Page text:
Two days after the surgery, a custom-built device was secured on top of the head holder. The device consisted of a helmet (2.2 cm width × 1.5 cm depth × 1.5 cm length; weight 2 g) that completely covered the mouse’s head. The front of the device was adapted to the mouse anatomy so that the nose was not covered, and its width allowed for grooming and barbering behaviors. To preserve light-dependent physiology and nychthemeral rhythm, the device was made of nonopaque plastic with a thickness of 0.3 mm. In addition, 3-mm large vertical black stripes were drawn on the external surface to produce a high-contrast head-fixed visual signal during self-generated movements (Fig. 2A, top). A similar procedure was used on sham animals, except that the device was attached upside-down so that it did not cover the face of the mouse (Fig. 2A, bottom). Therefore, sham animals were exposed to the same surgical procedures and wore the same device but did not experience the visual-vestibular mismatch. Visuo-vestibular mismatch (VVM) and sham animals were housed together. Animals were housed in groups of three to stimulate social interactions. After 2 weeks with the device on the head, mice were immediately tested in behavioral experiments or used for in vitro electrophysiological experiments. The VOR of mice used for electrophysiology measures was not recorded to avoid relearning/extinction processes.
During the first hours of the VVM protocol, mice displayed disturbed behavior including difficulties orienting in the cage, bumping into walls, and reduction in social interactions. Initial difficulties to access food and drink were also noted, and animals therefore received intensive attention during the initial 48 h of the protocol. This early period corresponded to a decrease in the weight of the animal (Fig. 2B). On the other hand, sham mice did not show any sign of disturbed behavior after beginning the protocol. After 2 d, the general behavior of VVM mice returned to normal, with good orientation in the cage, normal locomotion, and social interactions. The increase in weight observed thereafter was comparable to that of sham animals; still, after 2 weeks, a significant weight difference of ~1.5 g persisted between the two groups (Mann–Whitney, z = 4.28, p = 0.00002).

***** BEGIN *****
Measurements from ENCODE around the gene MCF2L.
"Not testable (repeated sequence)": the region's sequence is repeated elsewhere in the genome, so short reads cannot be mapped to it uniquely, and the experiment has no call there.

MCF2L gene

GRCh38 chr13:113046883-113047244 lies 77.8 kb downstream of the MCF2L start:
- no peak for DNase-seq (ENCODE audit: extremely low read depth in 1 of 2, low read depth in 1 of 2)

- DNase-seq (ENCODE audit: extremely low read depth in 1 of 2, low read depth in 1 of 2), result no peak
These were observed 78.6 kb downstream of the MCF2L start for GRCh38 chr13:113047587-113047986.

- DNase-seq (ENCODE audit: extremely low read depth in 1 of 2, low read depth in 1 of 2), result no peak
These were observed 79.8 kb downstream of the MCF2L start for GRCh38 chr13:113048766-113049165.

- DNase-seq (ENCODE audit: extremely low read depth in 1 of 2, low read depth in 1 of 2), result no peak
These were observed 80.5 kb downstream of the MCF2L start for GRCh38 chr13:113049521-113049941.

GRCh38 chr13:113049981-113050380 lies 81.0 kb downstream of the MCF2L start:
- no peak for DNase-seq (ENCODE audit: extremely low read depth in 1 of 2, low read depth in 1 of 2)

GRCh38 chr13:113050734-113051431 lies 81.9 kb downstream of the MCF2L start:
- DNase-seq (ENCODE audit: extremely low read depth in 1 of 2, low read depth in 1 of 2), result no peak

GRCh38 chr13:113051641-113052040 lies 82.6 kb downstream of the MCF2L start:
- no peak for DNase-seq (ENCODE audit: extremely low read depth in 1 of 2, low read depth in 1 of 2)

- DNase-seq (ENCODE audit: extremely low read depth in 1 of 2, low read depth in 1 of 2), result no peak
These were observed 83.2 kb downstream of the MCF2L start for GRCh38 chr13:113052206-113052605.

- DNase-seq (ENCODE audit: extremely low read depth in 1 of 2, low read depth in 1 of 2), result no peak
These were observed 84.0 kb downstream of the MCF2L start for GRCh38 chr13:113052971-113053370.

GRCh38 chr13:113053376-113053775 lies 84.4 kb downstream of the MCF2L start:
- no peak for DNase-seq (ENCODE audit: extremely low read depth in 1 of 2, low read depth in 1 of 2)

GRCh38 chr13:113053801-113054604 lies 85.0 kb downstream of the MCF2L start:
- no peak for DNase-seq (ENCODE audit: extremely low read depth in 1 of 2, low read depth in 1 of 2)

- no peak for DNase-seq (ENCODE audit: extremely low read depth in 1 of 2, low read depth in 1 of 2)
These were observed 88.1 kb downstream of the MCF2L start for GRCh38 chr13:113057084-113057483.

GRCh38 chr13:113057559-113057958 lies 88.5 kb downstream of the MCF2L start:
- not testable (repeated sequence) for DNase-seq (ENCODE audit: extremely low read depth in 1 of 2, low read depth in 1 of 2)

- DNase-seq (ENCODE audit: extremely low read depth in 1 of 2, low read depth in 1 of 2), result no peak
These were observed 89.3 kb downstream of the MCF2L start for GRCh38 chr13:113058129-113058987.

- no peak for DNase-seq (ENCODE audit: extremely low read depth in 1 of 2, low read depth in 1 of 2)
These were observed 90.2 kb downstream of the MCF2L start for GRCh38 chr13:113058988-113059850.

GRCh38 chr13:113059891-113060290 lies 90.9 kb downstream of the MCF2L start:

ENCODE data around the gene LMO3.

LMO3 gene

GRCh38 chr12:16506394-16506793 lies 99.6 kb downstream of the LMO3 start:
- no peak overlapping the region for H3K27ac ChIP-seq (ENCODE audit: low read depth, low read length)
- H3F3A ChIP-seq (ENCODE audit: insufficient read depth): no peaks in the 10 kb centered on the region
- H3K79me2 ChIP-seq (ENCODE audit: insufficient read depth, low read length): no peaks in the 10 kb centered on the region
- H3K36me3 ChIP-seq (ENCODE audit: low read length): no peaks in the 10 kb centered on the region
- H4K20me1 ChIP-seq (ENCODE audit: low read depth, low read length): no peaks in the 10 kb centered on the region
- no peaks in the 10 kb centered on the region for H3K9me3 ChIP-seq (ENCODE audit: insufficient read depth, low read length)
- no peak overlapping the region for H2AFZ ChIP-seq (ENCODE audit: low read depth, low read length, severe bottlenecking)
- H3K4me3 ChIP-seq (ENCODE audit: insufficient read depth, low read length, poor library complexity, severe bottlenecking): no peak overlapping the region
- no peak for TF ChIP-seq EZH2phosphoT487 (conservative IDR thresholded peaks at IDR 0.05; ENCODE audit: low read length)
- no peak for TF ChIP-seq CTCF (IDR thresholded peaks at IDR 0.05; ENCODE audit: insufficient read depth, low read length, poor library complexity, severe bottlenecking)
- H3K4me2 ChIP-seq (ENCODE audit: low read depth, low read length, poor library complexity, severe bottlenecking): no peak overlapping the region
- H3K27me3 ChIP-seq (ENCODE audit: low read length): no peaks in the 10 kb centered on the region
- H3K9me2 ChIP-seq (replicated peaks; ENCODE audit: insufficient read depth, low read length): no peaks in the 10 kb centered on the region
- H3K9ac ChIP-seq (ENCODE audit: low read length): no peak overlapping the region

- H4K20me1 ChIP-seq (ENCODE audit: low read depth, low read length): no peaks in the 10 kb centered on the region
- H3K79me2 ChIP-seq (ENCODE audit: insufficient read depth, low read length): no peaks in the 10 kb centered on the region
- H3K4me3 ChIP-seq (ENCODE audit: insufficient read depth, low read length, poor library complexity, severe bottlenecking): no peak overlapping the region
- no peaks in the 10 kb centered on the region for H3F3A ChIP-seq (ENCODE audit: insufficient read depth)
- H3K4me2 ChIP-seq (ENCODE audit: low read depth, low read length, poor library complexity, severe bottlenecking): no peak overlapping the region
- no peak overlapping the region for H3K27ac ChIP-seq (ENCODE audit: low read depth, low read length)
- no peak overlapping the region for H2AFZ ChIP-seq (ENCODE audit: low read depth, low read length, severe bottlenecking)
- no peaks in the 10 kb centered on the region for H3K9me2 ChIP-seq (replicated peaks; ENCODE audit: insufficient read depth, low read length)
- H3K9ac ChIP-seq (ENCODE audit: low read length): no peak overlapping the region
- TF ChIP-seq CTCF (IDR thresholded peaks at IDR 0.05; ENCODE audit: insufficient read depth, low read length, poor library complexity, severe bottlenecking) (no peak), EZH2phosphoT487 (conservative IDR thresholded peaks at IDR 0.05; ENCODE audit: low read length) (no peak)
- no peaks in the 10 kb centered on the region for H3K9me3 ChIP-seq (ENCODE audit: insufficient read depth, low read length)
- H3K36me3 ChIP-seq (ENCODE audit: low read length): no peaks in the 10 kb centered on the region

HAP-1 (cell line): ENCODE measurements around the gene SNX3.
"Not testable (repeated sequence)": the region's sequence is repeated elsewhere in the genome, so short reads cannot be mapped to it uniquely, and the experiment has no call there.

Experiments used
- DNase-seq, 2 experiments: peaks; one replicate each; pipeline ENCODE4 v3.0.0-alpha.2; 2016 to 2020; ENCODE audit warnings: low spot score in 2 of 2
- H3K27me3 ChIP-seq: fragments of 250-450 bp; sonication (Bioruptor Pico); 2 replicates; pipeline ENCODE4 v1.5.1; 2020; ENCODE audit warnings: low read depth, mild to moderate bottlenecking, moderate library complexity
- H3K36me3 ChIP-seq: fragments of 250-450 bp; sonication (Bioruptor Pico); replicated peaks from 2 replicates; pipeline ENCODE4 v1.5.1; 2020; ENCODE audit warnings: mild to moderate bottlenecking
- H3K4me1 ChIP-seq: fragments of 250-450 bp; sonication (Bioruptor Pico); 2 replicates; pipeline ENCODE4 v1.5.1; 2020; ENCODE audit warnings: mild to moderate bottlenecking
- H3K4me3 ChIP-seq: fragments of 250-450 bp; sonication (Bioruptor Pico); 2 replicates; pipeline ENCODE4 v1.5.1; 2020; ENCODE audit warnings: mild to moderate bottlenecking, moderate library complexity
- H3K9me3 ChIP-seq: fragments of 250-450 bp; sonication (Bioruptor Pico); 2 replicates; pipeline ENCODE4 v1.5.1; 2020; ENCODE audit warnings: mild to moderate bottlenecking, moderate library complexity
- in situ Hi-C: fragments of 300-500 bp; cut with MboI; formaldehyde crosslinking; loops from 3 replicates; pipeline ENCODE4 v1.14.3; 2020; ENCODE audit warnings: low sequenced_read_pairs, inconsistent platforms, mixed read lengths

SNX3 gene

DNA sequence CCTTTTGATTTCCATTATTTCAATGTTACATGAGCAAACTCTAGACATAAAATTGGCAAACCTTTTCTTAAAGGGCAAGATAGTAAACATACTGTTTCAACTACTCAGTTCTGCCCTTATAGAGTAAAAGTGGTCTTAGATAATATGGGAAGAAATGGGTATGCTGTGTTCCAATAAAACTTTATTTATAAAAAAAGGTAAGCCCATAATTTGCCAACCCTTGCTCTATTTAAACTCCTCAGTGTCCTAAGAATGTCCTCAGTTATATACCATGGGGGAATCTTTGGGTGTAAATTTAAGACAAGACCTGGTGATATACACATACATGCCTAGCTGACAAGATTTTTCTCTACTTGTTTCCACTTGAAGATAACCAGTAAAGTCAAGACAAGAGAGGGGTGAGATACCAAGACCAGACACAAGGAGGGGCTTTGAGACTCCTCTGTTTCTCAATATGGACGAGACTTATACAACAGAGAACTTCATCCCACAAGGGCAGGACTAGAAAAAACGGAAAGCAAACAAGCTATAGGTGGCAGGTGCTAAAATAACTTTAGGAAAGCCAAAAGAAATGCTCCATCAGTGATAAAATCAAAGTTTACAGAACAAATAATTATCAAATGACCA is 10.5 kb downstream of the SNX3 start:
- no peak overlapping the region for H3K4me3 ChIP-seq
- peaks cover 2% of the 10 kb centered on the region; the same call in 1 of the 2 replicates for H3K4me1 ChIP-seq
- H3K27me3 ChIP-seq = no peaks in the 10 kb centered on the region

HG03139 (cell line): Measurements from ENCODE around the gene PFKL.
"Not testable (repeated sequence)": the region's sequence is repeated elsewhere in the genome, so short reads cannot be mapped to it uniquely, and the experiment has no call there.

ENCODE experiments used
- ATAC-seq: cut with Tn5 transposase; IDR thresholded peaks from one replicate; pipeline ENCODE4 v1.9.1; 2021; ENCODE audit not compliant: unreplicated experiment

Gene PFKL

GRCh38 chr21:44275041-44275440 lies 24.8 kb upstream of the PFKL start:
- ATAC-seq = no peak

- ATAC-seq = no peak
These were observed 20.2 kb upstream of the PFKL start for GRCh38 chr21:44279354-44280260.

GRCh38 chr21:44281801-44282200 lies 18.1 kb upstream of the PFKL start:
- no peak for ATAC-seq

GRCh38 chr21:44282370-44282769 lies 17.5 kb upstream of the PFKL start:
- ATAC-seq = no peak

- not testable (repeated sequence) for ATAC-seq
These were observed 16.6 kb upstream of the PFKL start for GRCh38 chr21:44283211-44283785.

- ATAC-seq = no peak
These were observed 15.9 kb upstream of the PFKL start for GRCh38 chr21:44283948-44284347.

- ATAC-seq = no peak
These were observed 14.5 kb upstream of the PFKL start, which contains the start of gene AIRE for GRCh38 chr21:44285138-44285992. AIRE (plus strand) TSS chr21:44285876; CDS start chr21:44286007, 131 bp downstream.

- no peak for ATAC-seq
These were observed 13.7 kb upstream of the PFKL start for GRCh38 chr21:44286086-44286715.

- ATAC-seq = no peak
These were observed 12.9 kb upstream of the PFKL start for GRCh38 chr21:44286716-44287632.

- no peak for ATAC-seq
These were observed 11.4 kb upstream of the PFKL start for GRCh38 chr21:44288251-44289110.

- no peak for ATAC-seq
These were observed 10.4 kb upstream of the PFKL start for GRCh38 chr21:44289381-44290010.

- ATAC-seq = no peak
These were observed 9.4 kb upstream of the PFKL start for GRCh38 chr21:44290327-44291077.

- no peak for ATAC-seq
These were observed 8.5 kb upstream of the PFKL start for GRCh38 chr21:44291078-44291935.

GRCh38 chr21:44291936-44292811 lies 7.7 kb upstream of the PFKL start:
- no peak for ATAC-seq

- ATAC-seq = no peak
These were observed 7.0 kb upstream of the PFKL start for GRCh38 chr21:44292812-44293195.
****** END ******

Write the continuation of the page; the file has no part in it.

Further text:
To determine how the VVM affects the way mice move, 3D tracking during open-field exploratory behavior was performed before the beginning of the protocol and 5 d after the device was implanted, i.e., once general behavior was back to normal. The setup consisted of a 30-cm cube surrounded by eight CCD cameras (synchronization frequency: 10 Hz; Point Grey Research, GRAS-03K2M). Mice were placed, one at a time, at the center of the arena and left completely undisturbed for 10 min. The 3D trajectory of the center of volume of the mouse was recovered using a multiple-view optical system. The images were electronically synchronized at the frame level using a trigger signal and a time stamp. For each camera, a calibration procedure provided the geometric projection from a 3D reference frame to the 2D image plane using a pinhole model. The 3D reference frame was oriented so that the XY-plane corresponds to the ground plane (Z = 0) and the z-axis to the up vertical axis. For each image, a background subtraction technique isolated the 2D silhouette of the mouse. The centroid of the silhouette provided a 2D cue of the animal’s center of mass. After calibration of the cameras, the 2D centroids of each frame were triangulated using a direct linear transformation technique to compute the 3D trajectory of the center of volume. The third vertical coordinate was used to count the number of rearings. This experiment allowed analysis of the whole-body velocity, total distance traveled, and number of rearings performed during exploration of the open field.